As discourse over the purported $9.3 million arms deal continues to rage, a diaspora group, the Nigeria Unite Group, has petitioned the office of the Secretary General of the United Nations on the suspicious deal, insisting that evidences, from narration on the matter, point to criminality and foul play.
A copy of the petition dated September 25, 2014, and co-signed by Mohammed Hussaini and Francis John from the international secretariat of the group, averred that the arms deal was a total violation of the principles enshrined in the global Arms Trade Treaty, ATT.
“Although the government has admitted knowledge of the deal, it has denied any complicity in the attempt to commit a crime,” read the petition.
“However, in court papers, the National Prosecuting Authority of South Africa submitted evidence that Tier One, the company that Nigeria claimed to have an arms import deal with was not registered with the National Conventional Arms Control Committee and was thus not authorised to enter into any agreements regarding the sale and/or rental military equipment.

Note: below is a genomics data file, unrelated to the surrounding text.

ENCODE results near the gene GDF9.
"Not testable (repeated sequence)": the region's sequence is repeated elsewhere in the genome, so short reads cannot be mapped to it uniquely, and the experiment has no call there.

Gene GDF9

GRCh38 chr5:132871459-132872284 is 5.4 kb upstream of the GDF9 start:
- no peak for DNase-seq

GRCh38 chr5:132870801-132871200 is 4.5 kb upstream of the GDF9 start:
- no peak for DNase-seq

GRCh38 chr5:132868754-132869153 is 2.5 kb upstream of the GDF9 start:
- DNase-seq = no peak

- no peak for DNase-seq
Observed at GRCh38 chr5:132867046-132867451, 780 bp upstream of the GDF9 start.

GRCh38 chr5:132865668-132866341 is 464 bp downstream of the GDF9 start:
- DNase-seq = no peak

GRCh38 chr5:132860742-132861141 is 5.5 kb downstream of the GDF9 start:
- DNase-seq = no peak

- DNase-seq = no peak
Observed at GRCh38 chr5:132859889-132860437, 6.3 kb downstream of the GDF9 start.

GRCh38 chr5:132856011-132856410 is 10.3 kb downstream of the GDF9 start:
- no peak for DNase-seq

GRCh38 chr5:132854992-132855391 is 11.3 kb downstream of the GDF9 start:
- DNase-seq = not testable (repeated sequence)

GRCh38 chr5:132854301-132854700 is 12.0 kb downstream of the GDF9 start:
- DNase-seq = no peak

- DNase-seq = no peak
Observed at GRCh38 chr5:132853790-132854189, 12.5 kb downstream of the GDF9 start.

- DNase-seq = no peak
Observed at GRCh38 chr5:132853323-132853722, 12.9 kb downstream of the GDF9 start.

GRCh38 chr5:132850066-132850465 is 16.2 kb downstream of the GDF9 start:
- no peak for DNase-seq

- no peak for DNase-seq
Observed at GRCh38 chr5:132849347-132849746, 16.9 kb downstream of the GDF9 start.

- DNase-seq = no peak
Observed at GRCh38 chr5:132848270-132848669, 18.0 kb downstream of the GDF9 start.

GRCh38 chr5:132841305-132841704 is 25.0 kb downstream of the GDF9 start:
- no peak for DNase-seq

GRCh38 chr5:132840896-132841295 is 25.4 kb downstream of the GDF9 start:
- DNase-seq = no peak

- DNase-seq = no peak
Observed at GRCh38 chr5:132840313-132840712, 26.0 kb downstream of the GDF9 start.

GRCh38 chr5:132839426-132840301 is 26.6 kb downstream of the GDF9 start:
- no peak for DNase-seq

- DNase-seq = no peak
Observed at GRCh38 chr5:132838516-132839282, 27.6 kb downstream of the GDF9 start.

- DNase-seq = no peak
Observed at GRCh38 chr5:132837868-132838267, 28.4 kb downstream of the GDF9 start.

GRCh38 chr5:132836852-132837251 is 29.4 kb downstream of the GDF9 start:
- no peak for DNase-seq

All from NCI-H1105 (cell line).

“This is a total violation of the principles enshrined in the global Arms Trade Treaty, ATT. Moreover, the explanations given by the two Nigerians and one Israeli arrested by the South African investigators is flawed and riddled with discrepancies,” the group said.
While asking three probing questions on why the money wasn’t channelled through an appropriate manner; why the Nigerian government was trying to cover up the arms contract with an unauthorised agency; and where were the arms to be purchased from and to whom were they meant; the group urged the UN to act swiftly on its petition for Nigerians to know the truth.
Drawing a parallel between the recent revelations by an Australian hostage negotiator, Stephen Davis, and the botched arms deal, the Nigeria Unite Group urged the UN to take urgent and holistic measures to investigate these issues for the peace and security of Nigeria.
“We demand for a full, urgent and independent investigation by the UN into the $9.3 billion arms deal which is both suspicious and flawed by all international standards of arms sales.
“We demand a full and independent UN investigation into the questions of those named as the sponsors of the Boko Haram insurgency,” the group said.
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